While COVID-19 cases finally seem to be decreasing, grocers are wondering if consumers will still be too spooked to celebrate Halloween this year. To help find out, Chicago data firm Numerator recently issued a Q4 2021 Holiday Intentions Survey to more than 5,000 consumers to understand how they expect to celebrate and shop for the holidays ahead, including Halloween.
For the spookiest day of the year, Numerator found that more people indeed plan to trick-or-treat this year. While trick-or-treating plans remain down compared to pre-pandemic years, 29% of consumers say they will trick-or-treat in 2021, up from 25% in 2020.
The region in which consumers reside has a bearing on how/if they celebrate. Numerator found that Northeastern consumers are the most likely group to plan for traditional Halloween celebrations. Consumers in this part of the United States are more likely to hand out candy (Index 116 vs all regions) and go trick-or-treating (122), but the least likely to gather with friends and family (86). Meanwhile, Western consumers are planning for more low-key Halloween celebrations. Consumers in this region are significantly more likely to order takeout (156) or go out for food/drinks (137), and the least likely to go trick-or-treating (80).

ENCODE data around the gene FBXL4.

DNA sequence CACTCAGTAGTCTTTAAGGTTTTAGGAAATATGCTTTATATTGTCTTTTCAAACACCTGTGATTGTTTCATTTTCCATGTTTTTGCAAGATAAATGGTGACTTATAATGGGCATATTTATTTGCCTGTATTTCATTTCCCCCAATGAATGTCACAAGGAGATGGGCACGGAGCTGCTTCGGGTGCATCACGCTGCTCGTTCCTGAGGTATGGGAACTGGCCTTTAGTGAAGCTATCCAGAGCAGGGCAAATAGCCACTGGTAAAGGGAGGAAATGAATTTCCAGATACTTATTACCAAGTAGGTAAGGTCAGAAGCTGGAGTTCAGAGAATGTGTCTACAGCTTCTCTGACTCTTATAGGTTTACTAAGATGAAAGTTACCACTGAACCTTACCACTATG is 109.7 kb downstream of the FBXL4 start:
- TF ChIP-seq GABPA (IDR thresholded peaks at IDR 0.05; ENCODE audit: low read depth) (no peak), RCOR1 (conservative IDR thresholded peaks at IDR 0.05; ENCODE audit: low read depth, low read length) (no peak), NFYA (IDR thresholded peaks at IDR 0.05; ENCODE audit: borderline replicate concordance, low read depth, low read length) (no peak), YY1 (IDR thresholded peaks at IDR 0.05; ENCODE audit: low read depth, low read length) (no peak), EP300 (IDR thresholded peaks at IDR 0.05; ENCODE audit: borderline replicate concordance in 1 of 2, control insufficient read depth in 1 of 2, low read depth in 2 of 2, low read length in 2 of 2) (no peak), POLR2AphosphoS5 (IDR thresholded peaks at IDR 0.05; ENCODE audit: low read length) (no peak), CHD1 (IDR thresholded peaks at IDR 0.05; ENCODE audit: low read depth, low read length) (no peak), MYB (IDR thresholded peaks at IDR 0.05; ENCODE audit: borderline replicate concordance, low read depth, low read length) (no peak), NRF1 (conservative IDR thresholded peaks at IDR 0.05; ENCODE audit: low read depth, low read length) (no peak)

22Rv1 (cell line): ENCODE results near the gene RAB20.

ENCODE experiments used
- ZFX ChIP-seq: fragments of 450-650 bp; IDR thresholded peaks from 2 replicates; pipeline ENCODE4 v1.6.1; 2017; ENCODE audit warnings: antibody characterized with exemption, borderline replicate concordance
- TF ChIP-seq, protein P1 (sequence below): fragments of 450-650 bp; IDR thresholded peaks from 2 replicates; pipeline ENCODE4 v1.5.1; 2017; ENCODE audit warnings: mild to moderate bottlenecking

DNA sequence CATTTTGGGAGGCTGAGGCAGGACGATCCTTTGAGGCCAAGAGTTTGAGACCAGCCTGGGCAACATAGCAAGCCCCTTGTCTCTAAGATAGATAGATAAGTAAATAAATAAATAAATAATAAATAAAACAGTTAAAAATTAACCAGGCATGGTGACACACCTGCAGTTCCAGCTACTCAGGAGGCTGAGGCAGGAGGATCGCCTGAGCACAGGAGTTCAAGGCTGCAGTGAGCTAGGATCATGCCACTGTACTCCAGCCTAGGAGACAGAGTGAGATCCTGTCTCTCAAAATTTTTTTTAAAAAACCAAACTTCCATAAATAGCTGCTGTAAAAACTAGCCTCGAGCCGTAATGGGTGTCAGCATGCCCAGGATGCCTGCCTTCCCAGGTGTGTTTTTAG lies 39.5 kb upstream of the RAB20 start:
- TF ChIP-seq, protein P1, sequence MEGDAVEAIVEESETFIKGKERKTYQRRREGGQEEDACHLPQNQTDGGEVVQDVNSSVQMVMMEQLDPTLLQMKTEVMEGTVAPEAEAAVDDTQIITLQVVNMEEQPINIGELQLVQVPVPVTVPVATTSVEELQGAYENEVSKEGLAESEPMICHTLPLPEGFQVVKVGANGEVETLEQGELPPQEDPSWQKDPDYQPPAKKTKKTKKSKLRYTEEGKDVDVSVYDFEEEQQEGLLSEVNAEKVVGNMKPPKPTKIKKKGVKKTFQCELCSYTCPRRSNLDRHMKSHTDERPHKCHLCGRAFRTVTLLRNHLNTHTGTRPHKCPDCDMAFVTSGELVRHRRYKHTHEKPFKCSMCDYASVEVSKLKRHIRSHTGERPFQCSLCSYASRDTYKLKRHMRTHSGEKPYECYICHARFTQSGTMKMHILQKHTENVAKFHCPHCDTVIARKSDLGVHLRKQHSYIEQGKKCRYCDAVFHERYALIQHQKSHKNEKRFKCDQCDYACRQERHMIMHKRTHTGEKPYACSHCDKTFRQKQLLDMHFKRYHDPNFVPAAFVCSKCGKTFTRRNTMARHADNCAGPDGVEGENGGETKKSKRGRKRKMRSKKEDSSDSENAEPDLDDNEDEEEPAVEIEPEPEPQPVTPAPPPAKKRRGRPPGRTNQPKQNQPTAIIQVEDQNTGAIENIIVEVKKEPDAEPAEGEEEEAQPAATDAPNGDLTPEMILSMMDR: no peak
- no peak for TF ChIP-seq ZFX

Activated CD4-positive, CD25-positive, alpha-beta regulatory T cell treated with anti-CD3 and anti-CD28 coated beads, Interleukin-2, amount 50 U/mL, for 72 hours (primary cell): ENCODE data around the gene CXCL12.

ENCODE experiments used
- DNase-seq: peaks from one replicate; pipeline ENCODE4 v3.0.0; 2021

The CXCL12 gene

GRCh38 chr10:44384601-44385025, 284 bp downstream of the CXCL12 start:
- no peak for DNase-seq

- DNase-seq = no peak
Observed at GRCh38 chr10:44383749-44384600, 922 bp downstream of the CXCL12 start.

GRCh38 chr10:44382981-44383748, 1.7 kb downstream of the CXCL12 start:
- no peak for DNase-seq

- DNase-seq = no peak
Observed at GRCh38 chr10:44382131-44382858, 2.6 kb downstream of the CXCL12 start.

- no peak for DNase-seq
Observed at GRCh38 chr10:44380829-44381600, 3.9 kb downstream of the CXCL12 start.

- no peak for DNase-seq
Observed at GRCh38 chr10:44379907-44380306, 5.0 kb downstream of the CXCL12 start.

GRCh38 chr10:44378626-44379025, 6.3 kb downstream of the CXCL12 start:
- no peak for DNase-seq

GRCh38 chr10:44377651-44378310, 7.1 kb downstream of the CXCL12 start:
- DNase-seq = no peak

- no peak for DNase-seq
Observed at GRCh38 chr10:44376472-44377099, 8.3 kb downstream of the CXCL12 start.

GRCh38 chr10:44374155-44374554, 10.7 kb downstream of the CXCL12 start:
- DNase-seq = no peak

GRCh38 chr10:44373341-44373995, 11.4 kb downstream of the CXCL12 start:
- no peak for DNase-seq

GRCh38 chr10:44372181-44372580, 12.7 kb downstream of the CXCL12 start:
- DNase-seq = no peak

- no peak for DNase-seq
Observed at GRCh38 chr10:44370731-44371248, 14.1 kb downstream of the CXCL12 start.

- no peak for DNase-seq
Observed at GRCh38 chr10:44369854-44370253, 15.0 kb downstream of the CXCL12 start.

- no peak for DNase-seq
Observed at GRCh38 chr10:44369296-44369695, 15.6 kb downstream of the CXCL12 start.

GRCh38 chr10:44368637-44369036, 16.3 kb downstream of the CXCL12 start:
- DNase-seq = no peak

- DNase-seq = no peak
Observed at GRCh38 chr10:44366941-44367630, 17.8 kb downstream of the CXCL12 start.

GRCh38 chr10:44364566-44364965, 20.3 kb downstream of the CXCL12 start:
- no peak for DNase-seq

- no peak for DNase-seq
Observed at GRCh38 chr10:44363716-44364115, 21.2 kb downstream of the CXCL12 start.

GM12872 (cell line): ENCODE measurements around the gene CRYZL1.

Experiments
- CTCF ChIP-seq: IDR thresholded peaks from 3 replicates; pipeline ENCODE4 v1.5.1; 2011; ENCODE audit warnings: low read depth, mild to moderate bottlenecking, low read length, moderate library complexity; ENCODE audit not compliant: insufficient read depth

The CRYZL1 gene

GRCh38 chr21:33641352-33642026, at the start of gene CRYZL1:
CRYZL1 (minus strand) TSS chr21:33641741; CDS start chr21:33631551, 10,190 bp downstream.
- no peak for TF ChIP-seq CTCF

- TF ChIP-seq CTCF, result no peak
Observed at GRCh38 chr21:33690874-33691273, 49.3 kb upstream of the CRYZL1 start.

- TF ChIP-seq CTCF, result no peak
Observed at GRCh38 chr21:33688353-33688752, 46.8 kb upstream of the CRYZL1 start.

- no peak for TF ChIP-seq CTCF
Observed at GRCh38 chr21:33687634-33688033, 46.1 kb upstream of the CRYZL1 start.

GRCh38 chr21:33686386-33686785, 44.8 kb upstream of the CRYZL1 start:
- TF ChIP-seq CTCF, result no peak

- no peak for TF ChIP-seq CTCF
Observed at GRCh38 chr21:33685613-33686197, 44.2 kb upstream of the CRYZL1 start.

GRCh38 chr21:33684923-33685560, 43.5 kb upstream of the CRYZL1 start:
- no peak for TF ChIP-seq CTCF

In regards to spending, planned candy purchases are approaching pre-pandemic levels. Eighty-four percent of consumers plan to buy candy or snacks for their Halloween celebrations, down slightly from 90% in typical years. The majority of Halloween candy buyers (64%) say they plan to buy the same amount of candy as they do in typical years. Seventeen percent say they plan to buy more and 19% plan to buy less candy.
Schools opening up for in-person learning are also giving candy aisles a boost. The number of people saying they will buy candy for school Halloween celebrations climbs from 17% in 2020 to 22% in 2021, approaching pre-pandemic levels (27% of consumers).
Halloween decorations are also up, according to Numerator. Forty-seven percent of consumers are planning to purchase festive decorations this year, compared to 41% of consumers in 2020.
Amid the decorating fun is a slight increase in pumpkins sales, according to Finder.com. The cost of the average pumpkin in 2021 is $4.83, up from $4.18 in 2020 — a 15.7% increase. As a result, Americans are projected to be spending approximately $708 million on pumpkins in 2021. This is an increase of about $21 million (3.1%) from the $686 million just a year ago.
However, grocers may have reason to be scared of their third quarter results, as Numerator found that this retail channel showed the largest declines in Halloween shopping intentions. Only 44% of consumers plan to buy their Halloween purchases at grocery stores (-8.9 points from typical years), while nearly two-thirds (64%) of consumers plan to make their Halloween purchases at mass retailers.
The Q4 Holiday Consumer Intentions Survey was fielded from Sept. 15-17 to 5,092 Numerator panelists.